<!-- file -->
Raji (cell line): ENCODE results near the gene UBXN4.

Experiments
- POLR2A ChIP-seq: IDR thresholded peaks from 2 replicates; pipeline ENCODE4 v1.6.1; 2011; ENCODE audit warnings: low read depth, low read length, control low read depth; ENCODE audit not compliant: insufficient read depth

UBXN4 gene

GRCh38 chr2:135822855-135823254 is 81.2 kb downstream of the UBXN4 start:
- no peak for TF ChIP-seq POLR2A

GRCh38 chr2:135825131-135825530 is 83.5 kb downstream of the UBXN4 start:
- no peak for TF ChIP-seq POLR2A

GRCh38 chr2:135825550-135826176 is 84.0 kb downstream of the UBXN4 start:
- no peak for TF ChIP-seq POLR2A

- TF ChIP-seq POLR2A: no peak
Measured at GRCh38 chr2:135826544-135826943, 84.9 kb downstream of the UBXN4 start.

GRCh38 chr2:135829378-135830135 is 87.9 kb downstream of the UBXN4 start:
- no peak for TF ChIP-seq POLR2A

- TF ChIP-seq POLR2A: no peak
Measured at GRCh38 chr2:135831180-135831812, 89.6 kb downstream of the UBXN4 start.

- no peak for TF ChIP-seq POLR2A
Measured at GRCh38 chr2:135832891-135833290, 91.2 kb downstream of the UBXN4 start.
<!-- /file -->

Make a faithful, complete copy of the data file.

Raji (cell line): ENCODE results near the gene UBXN4.

Experiments
- POLR2A ChIP-seq: IDR thresholded peaks from 2 replicates; pipeline ENCODE4 v1.6.1; 2011; ENCODE audit warnings: low read depth, low read length, control low read depth; ENCODE audit not compliant: insufficient read depth

UBXN4 gene

GRCh38 chr2:135822855-135823254 is 81.2 kb downstream of the UBXN4 start:
- no peak for TF ChIP-seq POLR2A

GRCh38 chr2:135825131-135825530 is 83.5 kb downstream of the UBXN4 start:
- no peak for TF ChIP-seq POLR2A

GRCh38 chr2:135825550-135826176 is 84.0 kb downstream of the UBXN4 start:
- no peak for TF ChIP-seq POLR2A

- TF ChIP-seq POLR2A: no peak
Measured at GRCh38 chr2:135826544-135826943, 84.9 kb downstream of the UBXN4 start.

GRCh38 chr2:135829378-135830135 is 87.9 kb downstream of the UBXN4 start:
- no peak for TF ChIP-seq POLR2A

- TF ChIP-seq POLR2A: no peak
Measured at GRCh38 chr2:135831180-135831812, 89.6 kb downstream of the UBXN4 start.

- no peak for TF ChIP-seq POLR2A
Measured at GRCh38 chr2:135832891-135833290, 91.2 kb downstream of the UBXN4 start.